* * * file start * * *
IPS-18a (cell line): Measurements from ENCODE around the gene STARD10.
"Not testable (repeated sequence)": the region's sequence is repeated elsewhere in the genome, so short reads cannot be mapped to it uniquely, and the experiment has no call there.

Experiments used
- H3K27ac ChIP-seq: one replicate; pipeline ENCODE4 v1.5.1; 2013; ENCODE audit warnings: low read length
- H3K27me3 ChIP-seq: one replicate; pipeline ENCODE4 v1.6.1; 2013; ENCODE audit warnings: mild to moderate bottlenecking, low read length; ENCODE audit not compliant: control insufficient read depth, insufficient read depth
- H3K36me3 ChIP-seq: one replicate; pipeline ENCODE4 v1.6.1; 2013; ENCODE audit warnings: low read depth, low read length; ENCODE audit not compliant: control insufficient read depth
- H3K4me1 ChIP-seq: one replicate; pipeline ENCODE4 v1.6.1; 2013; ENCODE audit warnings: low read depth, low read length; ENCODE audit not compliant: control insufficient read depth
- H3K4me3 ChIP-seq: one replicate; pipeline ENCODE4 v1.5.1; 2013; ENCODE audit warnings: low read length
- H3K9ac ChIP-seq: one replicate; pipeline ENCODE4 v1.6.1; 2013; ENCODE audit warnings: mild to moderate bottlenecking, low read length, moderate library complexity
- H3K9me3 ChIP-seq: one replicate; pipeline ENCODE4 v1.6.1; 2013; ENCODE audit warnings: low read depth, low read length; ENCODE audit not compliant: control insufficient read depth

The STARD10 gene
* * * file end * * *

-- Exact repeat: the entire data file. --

IPS-18a (cell line): Measurements from ENCODE around the gene STARD10.
"Not testable (repeated sequence)": the region's sequence is repeated elsewhere in the genome, so short reads cannot be mapped to it uniquely, and the experiment has no call there.

Experiments used
- H3K27ac ChIP-seq: one replicate; pipeline ENCODE4 v1.5.1; 2013; ENCODE audit warnings: low read length
- H3K27me3 ChIP-seq: one replicate; pipeline ENCODE4 v1.6.1; 2013; ENCODE audit warnings: mild to moderate bottlenecking, low read length; ENCODE audit not compliant: control insufficient read depth, insufficient read depth
- H3K36me3 ChIP-seq: one replicate; pipeline ENCODE4 v1.6.1; 2013; ENCODE audit warnings: low read depth, low read length; ENCODE audit not compliant: control insufficient read depth
- H3K4me1 ChIP-seq: one replicate; pipeline ENCODE4 v1.6.1; 2013; ENCODE audit warnings: low read depth, low read length; ENCODE audit not compliant: control insufficient read depth
- H3K4me3 ChIP-seq: one replicate; pipeline ENCODE4 v1.5.1; 2013; ENCODE audit warnings: low read length
- H3K9ac ChIP-seq: one replicate; pipeline ENCODE4 v1.6.1; 2013; ENCODE audit warnings: mild to moderate bottlenecking, low read length, moderate library complexity
- H3K9me3 ChIP-seq: one replicate; pipeline ENCODE4 v1.6.1; 2013; ENCODE audit warnings: low read depth, low read length; ENCODE audit not compliant: control insufficient read depth

The STARD10 gene